Unequal Partners: Charles Dickens, Wilkie Collins, and Victorian Authorship

By Lillian Nayder | Go to book overview

Acknowledgments

I would like to thank Faith Clarke, the great-granddaughter of Wilkie Collins and Martha Rudd, for her kind permission to quote from unpublished letters and manuscripts written by Collins. I would also like to thank those libraries and archives that have allowed me to draw on material in their collections: the British Library; the Dickens House Museum; the Harry Ransom Humanities Research Center, University of Texas at Austin; the Mitchell Library; and the Pierpont Morgan Library. Bates College has provided me with research and publication grants, for which I am thankful.

Several people have provided me with encouragement and support while I worked on this book, and I am grateful to my colleagues at Bates College, especially Cristina Malcolmson and Carole Taylor, for their help. Andrew Gasson, chair of the Wilkie Collins Society, London, has generously supplied me with information about the collaborations of Dickens and Collins, and I am indebted to the work of Catherine Peters and Tamar Heller on the subject of Collins and his relationship to Dickens. I owe my greatest debts to Paul Cantor and Karen Chase, who introduced me to Dickens's fiction, and to Jerome McGann.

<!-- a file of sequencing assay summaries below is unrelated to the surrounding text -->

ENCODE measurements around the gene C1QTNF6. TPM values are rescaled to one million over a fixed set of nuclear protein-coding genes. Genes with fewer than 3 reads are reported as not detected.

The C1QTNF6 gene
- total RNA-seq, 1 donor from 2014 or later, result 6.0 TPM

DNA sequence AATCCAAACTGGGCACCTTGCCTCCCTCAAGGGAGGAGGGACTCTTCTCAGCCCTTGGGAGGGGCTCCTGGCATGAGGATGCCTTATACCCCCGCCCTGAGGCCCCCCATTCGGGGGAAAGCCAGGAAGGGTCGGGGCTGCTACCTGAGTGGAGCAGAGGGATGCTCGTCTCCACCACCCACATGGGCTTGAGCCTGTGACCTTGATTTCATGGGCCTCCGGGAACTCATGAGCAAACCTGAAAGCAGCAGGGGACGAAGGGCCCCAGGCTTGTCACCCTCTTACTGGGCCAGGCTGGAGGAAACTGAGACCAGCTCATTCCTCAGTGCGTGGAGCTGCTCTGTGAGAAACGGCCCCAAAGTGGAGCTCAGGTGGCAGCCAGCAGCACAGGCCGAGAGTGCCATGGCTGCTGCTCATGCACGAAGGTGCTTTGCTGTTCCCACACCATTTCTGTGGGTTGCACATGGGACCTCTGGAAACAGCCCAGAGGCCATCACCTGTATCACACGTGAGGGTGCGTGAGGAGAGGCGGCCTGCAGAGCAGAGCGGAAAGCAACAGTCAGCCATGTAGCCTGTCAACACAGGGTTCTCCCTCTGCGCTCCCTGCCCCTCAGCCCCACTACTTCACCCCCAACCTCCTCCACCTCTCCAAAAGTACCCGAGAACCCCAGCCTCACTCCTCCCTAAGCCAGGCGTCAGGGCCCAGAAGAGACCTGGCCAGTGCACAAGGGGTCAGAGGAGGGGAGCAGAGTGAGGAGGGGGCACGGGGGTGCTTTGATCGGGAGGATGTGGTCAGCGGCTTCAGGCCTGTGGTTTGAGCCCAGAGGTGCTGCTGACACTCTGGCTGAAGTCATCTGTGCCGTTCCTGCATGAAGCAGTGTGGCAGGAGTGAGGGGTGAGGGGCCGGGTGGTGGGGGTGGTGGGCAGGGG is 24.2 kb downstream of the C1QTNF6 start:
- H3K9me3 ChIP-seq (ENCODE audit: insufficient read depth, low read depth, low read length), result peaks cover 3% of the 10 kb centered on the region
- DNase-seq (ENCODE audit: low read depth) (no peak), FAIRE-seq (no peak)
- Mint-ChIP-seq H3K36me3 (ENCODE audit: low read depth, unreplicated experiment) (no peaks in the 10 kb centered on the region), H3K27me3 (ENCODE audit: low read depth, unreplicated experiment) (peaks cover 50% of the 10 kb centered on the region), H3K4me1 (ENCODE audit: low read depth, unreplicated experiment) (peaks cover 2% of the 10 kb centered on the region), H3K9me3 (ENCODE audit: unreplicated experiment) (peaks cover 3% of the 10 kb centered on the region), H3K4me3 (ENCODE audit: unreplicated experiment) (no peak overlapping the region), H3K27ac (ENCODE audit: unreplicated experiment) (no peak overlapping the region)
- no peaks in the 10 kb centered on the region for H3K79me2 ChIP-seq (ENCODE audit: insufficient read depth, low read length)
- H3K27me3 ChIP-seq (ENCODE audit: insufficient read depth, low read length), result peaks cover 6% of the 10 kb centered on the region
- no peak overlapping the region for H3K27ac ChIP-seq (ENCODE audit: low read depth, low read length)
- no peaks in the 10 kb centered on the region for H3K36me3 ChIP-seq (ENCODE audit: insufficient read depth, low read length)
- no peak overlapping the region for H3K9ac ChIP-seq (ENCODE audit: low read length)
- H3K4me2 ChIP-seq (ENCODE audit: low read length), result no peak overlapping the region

My husband, Matt Johnson, has shown great patience while I wrote and rewrote this book, as have our children, Nate and George: to them go love and thanks. I am also grateful for the encouragement I have received from my parents, Aileen and Leonard Grumbach, and from Ann and Jack Johnson.

Parts of chapter 2 were originally published in “Dickens and `Gold Rush Fever': Colonial Contagion in Household Words, ” in Dickens and the Children of Empire, ed. Wendy S. Jacobson (New York: Palgrave, 2000), reproduced with permission of Palgrave. An earlier version of chapter 3 appeared as “The

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